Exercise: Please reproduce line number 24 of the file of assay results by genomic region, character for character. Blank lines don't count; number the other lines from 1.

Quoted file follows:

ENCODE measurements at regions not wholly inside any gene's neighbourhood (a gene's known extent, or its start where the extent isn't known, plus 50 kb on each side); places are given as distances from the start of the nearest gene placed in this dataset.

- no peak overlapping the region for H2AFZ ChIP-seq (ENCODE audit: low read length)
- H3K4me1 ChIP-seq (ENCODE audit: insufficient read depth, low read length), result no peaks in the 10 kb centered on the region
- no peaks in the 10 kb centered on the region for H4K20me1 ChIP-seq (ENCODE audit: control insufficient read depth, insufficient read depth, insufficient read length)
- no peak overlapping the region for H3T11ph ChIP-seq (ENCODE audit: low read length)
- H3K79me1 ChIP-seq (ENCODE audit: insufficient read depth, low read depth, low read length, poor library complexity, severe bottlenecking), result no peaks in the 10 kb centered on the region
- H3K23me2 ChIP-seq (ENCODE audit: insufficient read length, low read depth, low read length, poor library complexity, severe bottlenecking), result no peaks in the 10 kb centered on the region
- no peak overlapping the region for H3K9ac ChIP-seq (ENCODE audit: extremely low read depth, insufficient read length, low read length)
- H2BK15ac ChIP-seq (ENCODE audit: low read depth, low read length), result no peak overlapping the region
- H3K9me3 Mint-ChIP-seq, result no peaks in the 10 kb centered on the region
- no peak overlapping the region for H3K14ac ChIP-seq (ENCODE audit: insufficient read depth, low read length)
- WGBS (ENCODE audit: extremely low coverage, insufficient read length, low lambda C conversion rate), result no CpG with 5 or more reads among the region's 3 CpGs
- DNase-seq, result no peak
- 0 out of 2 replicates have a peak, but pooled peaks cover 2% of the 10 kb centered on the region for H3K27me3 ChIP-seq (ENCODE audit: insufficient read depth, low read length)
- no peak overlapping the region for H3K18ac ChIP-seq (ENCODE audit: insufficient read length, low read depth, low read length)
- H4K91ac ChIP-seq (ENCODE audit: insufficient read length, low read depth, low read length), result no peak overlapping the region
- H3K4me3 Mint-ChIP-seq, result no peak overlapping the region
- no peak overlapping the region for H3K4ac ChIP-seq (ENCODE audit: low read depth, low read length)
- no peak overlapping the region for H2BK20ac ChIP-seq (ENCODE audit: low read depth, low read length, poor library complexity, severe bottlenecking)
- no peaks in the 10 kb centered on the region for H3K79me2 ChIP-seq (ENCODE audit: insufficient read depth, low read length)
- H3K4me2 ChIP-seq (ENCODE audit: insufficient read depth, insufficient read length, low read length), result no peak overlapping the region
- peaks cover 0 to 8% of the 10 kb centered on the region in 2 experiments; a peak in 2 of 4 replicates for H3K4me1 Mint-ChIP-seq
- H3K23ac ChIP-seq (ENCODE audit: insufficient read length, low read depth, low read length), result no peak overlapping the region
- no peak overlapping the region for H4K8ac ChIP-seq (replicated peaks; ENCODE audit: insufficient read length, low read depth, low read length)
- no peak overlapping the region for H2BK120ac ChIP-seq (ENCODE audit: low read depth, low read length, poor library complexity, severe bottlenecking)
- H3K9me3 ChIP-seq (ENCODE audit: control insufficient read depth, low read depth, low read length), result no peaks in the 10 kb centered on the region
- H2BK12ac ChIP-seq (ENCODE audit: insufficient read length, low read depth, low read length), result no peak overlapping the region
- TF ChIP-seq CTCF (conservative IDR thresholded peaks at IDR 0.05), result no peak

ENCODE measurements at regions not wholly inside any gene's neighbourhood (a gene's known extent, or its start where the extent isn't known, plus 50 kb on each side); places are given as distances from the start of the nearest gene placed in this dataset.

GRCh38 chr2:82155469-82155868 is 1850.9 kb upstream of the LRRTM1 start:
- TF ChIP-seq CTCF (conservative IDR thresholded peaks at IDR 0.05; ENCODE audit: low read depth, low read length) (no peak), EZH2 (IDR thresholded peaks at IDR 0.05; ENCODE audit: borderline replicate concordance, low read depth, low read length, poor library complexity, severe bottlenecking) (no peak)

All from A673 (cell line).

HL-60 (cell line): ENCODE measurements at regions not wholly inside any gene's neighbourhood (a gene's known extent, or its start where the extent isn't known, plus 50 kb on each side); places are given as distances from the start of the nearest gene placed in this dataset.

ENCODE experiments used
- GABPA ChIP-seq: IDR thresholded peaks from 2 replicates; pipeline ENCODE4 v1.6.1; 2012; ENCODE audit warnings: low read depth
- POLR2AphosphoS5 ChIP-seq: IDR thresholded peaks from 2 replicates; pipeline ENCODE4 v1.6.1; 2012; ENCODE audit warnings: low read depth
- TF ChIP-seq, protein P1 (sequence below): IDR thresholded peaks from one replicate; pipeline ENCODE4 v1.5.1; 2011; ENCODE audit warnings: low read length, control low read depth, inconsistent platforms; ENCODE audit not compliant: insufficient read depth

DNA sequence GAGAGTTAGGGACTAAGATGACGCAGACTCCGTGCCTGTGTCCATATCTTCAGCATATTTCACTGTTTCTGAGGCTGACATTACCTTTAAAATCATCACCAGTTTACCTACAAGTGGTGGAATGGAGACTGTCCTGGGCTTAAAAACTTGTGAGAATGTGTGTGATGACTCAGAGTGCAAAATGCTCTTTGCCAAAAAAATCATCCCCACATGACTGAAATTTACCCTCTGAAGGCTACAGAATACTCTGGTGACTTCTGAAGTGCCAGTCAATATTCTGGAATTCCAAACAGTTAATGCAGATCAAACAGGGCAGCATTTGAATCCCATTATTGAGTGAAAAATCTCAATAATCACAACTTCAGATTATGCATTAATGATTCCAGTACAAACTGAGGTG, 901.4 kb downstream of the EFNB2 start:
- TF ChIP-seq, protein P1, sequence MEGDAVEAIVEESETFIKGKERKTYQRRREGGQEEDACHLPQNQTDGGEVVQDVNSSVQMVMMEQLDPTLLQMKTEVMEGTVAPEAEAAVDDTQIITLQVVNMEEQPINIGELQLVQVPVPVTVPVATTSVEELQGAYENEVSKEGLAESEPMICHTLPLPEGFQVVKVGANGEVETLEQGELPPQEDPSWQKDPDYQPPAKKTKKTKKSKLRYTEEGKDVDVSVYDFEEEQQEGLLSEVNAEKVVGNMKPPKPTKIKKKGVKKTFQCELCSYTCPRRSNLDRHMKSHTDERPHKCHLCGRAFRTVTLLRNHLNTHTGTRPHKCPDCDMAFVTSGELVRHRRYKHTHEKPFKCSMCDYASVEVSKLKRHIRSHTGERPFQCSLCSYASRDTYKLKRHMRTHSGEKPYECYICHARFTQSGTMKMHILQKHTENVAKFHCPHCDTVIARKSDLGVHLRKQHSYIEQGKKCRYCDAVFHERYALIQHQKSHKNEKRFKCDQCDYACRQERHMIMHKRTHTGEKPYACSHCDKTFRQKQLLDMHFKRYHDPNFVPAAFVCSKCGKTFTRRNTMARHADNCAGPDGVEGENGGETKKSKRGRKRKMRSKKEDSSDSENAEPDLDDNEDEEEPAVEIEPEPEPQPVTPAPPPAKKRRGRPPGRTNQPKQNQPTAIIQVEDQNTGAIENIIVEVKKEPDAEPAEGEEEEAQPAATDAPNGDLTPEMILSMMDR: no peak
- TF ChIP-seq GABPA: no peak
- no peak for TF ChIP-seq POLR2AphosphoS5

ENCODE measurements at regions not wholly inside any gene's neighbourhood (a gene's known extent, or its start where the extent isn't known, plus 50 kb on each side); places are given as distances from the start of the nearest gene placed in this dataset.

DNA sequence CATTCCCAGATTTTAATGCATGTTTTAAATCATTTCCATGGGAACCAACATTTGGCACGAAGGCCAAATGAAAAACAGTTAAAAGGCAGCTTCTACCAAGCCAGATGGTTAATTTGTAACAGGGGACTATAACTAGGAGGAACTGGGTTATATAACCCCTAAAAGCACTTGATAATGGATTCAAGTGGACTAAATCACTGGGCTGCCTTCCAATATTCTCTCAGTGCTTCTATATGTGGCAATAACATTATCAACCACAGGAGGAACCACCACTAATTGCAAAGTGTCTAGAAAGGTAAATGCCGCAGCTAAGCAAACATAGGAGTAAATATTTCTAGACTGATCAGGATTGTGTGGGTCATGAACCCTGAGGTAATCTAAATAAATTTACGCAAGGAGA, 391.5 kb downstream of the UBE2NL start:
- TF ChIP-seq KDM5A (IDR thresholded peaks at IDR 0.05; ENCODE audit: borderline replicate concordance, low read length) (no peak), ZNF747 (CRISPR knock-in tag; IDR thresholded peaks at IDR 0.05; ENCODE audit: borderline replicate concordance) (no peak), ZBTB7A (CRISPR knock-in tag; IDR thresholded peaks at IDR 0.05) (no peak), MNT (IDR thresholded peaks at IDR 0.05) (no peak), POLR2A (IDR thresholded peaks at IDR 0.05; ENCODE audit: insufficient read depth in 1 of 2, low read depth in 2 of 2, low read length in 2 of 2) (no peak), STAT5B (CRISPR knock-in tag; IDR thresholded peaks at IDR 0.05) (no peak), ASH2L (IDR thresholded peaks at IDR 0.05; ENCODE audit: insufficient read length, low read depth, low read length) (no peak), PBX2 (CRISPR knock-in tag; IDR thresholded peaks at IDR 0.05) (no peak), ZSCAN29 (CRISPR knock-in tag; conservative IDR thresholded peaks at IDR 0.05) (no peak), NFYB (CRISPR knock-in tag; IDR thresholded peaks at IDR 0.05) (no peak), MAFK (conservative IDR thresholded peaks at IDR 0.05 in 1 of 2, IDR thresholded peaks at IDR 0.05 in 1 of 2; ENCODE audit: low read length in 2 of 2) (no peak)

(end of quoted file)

- no peak overlapping the region for H4K8ac ChIP-seq (replicated peaks; ENCODE audit: insufficient read length, low read depth, low read length)